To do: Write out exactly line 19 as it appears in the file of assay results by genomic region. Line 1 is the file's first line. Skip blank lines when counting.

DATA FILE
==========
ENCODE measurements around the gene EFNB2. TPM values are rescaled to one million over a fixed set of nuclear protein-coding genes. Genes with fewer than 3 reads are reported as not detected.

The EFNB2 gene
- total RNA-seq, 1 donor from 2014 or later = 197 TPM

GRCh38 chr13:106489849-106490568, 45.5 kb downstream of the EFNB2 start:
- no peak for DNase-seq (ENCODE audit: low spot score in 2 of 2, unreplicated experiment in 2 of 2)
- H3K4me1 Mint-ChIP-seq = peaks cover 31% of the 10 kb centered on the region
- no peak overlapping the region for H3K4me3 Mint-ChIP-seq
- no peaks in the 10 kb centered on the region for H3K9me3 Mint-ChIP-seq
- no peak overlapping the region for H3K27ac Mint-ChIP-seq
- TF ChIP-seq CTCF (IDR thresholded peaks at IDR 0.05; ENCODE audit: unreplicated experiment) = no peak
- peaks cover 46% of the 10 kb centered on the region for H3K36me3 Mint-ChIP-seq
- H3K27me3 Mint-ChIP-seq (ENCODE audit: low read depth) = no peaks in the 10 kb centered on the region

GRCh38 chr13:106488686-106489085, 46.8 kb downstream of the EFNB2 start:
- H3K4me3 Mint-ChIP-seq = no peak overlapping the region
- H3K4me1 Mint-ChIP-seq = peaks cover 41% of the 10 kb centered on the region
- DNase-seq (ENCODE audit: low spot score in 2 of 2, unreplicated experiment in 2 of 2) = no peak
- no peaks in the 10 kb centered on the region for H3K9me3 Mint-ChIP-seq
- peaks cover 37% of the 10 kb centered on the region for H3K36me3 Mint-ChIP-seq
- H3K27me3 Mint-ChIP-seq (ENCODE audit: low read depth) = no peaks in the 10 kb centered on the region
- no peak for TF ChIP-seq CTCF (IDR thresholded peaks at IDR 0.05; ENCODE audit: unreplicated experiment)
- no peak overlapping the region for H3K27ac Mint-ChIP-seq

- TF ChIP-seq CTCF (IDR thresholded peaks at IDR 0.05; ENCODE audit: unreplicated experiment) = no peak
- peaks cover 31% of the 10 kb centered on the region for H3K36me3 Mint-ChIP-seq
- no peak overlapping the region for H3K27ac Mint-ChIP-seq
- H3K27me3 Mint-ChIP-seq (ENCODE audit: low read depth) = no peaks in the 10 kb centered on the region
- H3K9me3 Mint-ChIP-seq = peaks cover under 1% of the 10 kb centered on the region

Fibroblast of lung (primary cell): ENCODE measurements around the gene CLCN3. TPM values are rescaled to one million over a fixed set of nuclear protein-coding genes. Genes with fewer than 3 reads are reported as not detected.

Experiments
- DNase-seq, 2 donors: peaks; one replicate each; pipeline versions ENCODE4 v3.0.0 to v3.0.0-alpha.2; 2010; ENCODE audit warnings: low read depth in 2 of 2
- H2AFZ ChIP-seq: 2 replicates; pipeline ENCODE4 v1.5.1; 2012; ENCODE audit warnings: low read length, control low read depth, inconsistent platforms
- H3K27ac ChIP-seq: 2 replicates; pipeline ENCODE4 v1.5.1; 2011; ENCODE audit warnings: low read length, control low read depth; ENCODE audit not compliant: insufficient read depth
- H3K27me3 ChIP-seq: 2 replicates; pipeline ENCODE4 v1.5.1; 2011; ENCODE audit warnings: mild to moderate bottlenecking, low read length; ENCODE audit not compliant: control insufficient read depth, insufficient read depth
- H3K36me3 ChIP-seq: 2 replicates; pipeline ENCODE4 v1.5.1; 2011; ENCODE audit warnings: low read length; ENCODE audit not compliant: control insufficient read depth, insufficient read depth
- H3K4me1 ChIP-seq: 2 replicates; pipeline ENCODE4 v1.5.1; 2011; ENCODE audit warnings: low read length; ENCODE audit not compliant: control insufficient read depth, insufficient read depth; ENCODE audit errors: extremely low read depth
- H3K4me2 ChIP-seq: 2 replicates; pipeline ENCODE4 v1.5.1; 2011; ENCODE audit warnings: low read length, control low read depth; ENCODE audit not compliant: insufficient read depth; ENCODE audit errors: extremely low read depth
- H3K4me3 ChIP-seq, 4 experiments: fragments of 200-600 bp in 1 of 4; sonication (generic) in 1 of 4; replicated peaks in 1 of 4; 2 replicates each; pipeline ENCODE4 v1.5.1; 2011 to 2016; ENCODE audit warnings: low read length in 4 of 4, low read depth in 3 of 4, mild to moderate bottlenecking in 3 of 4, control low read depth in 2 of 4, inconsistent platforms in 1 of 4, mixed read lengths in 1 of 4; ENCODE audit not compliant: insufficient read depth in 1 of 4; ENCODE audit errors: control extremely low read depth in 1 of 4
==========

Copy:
- H3K27me3 Mint-ChIP-seq (ENCODE audit: low read depth) = no peaks in the 10 kb centered on the region